1/05/2023·4 mins to read
Taranaki Mounga Settlement: Legal Personality and Co-governance - a feature of modern settlements?
A historic agreement may soon see Taranaki Mounga returned to Ngā Iwi o Taranaki, paving the way for a new relationship between the Crown and mana whenua.
As part of the Treaty settlement package, Taranaki Mounga (and other peaks) will be granted legal personhood, with a board appointed by both Crown and iwi to co-govern its interests.
What you need to know
Taranaki Mounga will be provided legal personhood, known as Te Kāhui Tupua, to protect the interests of the Mounga and enhance its mana.
Te Kāhui Tupua and its interests will be jointly managed by Te Tōpuni Kōkōrangi, a board consisting of both Crown and iwi representatives.
This move towards co-governance and legal personhood is part of a growing trend in modern Treaty settlements, following in the footsteps of Whanganui Awa, Te Urewera, and Waikato Awa.
A historic agreement may soon see Taranaki Mounga returned to Ngā Iwi o Taranaki, paving the way for a new relationship between the Crown and mana whenua. As part of the Treaty settlement package, Taranaki Mounga (and other peaks) will be granted legal personhood, with a board appointed by both Crown and iwi to co-govern its interests.
Taranaki Mounga is a peak of immense significance to multiple iwi in (and outside) the Taranaki region, including Ngāti Tama, Ngāti Mutunga, Ngāti Maru, Te Ātiawa, Taranaki, Ngā Ruahine, Ngā Ruanui and Ngā Rauru. The mounga was confiscated by the Crown in 1865, along with 1.2 million hectares of surrounding land, in retaliation for actions in the Taranaki wars. Over 100 years later, it was vested in the Taranaki Māori Trust Board before being immediately gifted back to the Crown. The Waitangi Tribunal found in 1996 that there was “no valid legal basis for the mountain’s confiscation” and that it was “unaware of evidence that the hapu agreed” to the gifting back of the mounga to the Crown in the 1970’s. Negotiations for the return of Taranaki Mounga (and surrounding peaks) began over 6 years ago.
Legal personhood for natural features
The granting of legal personhood for natural features and places is not novel in the context of Treaty settlements: both the Whanganui River and Te Urewera have been granted legal personhood. In these two instances, the awa, ngāhere and mounga have been awarded legal personhood to recognise and enhance the mana of tūpuna (ancestors) of local iwi. However, each settlement differs in its terms and the eventual governance structure used to give voice to the legal personality. Legal personhood provides Te Kāhui Tupua with the rights of a legal person. While these rights will be defined by the terms of the Deed, they typically include owning property, enter contracts, representation and the ability to commence legal proceedings.
Legal personhood also carries implications for local authorities. Negotiator Jamie Tuuta indicated that he anticipates Te Tōpuni Kōkōrangi will be treated “as though it is an iwi authority” and “make submissions and be able to participate in planning processes”. Despite this, negotiator Liana Poutu emphasised that there will still be obligations to also engage with individual iwi and hapū.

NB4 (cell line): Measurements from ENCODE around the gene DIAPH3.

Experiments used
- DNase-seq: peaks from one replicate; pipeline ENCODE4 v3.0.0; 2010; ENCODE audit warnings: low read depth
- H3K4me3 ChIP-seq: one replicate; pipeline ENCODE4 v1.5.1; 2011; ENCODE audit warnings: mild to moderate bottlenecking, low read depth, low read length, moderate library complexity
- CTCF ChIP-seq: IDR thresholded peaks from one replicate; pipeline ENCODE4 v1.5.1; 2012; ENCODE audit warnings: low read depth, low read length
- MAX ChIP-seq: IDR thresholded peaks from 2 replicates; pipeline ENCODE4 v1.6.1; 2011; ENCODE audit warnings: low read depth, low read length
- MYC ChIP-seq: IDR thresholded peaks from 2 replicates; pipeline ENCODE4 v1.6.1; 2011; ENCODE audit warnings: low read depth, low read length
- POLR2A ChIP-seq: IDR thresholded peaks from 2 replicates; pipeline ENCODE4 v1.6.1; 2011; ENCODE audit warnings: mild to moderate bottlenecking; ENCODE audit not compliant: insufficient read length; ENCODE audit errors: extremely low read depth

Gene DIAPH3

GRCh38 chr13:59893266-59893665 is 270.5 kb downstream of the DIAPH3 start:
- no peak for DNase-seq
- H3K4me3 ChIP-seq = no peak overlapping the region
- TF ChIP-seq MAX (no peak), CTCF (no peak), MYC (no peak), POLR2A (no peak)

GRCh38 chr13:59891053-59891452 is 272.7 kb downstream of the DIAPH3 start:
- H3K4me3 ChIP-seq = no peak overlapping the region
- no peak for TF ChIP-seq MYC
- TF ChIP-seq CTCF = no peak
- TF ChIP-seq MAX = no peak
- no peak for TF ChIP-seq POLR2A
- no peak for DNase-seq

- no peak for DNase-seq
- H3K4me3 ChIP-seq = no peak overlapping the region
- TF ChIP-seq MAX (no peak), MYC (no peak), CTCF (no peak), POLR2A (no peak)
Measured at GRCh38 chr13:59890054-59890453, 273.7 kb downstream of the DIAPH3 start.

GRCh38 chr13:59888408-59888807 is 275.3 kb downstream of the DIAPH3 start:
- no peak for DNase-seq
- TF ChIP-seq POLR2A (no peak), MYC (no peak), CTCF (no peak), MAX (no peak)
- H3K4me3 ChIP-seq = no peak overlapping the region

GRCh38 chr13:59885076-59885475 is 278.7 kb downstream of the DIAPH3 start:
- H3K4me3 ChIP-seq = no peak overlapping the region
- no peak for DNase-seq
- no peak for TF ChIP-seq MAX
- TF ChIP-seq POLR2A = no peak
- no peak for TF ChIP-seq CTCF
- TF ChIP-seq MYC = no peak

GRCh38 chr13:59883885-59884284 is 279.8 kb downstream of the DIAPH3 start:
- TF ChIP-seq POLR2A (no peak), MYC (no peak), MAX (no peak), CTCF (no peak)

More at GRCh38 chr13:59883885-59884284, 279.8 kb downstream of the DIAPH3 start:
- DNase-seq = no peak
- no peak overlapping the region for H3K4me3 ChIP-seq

Co-governance: Treaty-based joint management
While co-governance is a current political focus, co-governance over features and places of significance, like legal personality, is not new. Existing joint management arrangements exist in a range of contexts including both the Resource Management Act 1991 and Treaty settlements. For instance, Te Urewera is governed by a Board comprised of both representatives from the Crown and from Ngāi Tūhoe. Te Tōpuni Kōkōrangi is similarly comprised and we anticipate will represent Te Kāhui Tupua in a range of forums. The Crown's approach to Te Tiriti settlements indicates a potential for other significant features and places to be granted legal personalities in the future, such as Tongariro or Ruapehu.
Ultimately, we consider that the key consideration being lost in the current debate on co-governance is the first principles that underpin current joint management arrangements: the protection and enhancement of the environment and giving effect to Treaty partnership. These principles underpin existing arrangements. We anticipate that, provided they continue to be a touchstone for future arrangements, joint management is a positive mechanism that enhances the mana of te taiao, tangata whenua and Aotearoa | New Zealand as a whole.
Mount Egmont National Park will be renamed as Te Papakura o Taranaki, remaining a national park and the Department of Conservation retaining day-to-day management.
Te Kāhui Tupua will be represented by Tōpuni Kōkōrangi, with half the members appointed by the Crown and half appointed by iwi.
Tōpuni Kōkōrangi will develop management plans for Te Papakura o Taranaki, which will be approved by both the Minister of Conservation and a group comprising representatives from all iwi of Taranaki called Te Tōpuni Ngarahu.
The settlement deed will now go to the multiple hapū of Ngā Iwi o Taranaki for ratification.
Special thanks to Madeline Ash and Taha Brown for their assistance in writing this article.